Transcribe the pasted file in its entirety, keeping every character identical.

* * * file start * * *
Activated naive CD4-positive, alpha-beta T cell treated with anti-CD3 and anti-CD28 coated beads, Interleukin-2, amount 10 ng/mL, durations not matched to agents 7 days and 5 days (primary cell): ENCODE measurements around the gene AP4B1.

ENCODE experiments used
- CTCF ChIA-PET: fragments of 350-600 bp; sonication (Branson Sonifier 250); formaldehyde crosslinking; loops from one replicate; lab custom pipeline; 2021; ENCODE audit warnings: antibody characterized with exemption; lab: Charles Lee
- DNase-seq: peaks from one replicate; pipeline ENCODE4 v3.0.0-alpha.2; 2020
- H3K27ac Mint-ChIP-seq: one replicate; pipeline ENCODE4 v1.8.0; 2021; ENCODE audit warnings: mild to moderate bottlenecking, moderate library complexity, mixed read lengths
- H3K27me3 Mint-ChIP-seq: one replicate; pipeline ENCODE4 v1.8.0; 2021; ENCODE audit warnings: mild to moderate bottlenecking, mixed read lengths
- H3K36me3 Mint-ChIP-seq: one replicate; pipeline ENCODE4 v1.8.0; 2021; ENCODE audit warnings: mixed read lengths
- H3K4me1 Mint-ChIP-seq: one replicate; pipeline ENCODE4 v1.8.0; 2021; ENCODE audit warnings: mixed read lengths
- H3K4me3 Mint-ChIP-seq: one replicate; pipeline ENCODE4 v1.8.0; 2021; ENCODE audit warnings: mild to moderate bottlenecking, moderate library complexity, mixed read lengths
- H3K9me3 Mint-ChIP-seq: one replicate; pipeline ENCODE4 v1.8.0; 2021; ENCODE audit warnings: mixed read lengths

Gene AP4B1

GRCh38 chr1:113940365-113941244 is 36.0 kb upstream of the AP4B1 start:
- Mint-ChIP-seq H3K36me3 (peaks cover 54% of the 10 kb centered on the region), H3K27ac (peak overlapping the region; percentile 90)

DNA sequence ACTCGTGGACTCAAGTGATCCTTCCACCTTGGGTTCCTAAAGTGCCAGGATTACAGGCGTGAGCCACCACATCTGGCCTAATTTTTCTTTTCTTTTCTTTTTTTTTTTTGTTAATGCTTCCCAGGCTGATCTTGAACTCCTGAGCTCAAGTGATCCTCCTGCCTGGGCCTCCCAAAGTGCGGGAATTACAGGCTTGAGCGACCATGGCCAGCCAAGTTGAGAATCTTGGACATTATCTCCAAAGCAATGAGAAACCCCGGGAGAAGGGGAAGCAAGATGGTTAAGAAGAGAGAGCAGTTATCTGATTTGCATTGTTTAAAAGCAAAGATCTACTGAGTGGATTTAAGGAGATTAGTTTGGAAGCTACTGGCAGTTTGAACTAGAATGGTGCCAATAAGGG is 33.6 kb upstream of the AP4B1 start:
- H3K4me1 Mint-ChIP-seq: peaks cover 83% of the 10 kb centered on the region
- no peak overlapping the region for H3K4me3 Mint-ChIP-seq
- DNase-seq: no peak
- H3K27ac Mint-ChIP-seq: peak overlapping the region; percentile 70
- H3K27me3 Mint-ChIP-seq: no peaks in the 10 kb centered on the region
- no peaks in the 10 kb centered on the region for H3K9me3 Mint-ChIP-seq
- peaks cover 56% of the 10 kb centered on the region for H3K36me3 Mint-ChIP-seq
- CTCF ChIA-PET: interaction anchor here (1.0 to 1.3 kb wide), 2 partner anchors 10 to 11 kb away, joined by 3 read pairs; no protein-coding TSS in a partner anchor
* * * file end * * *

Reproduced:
Activated naive CD4-positive, alpha-beta T cell treated with anti-CD3 and anti-CD28 coated beads, Interleukin-2, amount 10 ng/mL, durations not matched to agents 7 days and 5 days (primary cell): ENCODE measurements around the gene AP4B1.

ENCODE experiments used
- CTCF ChIA-PET: fragments of 350-600 bp; sonication (Branson Sonifier 250); formaldehyde crosslinking; loops from one replicate; lab custom pipeline; 2021; ENCODE audit warnings: antibody characterized with exemption; lab: Charles Lee
- DNase-seq: peaks from one replicate; pipeline ENCODE4 v3.0.0-alpha.2; 2020
- H3K27ac Mint-ChIP-seq: one replicate; pipeline ENCODE4 v1.8.0; 2021; ENCODE audit warnings: mild to moderate bottlenecking, moderate library complexity, mixed read lengths
- H3K27me3 Mint-ChIP-seq: one replicate; pipeline ENCODE4 v1.8.0; 2021; ENCODE audit warnings: mild to moderate bottlenecking, mixed read lengths
- H3K36me3 Mint-ChIP-seq: one replicate; pipeline ENCODE4 v1.8.0; 2021; ENCODE audit warnings: mixed read lengths
- H3K4me1 Mint-ChIP-seq: one replicate; pipeline ENCODE4 v1.8.0; 2021; ENCODE audit warnings: mixed read lengths
- H3K4me3 Mint-ChIP-seq: one replicate; pipeline ENCODE4 v1.8.0; 2021; ENCODE audit warnings: mild to moderate bottlenecking, moderate library complexity, mixed read lengths
- H3K9me3 Mint-ChIP-seq: one replicate; pipeline ENCODE4 v1.8.0; 2021; ENCODE audit warnings: mixed read lengths

Gene AP4B1

GRCh38 chr1:113940365-113941244 is 36.0 kb upstream of the AP4B1 start:
- Mint-ChIP-seq H3K36me3 (peaks cover 54% of the 10 kb centered on the region), H3K27ac (peak overlapping the region; percentile 90)

DNA sequence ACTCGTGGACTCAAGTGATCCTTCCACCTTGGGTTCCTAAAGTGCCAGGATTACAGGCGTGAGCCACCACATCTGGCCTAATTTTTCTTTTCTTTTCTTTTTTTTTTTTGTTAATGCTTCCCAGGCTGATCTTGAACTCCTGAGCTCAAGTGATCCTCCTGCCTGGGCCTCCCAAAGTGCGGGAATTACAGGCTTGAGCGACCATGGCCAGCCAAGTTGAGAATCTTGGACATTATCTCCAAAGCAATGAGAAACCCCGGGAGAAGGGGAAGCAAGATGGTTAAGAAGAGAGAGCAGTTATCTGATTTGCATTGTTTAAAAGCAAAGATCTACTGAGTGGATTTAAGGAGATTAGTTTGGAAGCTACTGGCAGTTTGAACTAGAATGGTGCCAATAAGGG is 33.6 kb upstream of the AP4B1 start:
- H3K4me1 Mint-ChIP-seq: peaks cover 83% of the 10 kb centered on the region
- no peak overlapping the region for H3K4me3 Mint-ChIP-seq
- DNase-seq: no peak
- H3K27ac Mint-ChIP-seq: peak overlapping the region; percentile 70
- H3K27me3 Mint-ChIP-seq: no peaks in the 10 kb centered on the region
- no peaks in the 10 kb centered on the region for H3K9me3 Mint-ChIP-seq
- peaks cover 56% of the 10 kb centered on the region for H3K36me3 Mint-ChIP-seq
- CTCF ChIA-PET: interaction anchor here (1.0 to 1.3 kb wide), 2 partner anchors 10 to 11 kb away, joined by 3 read pairs; no protein-coding TSS in a partner anchor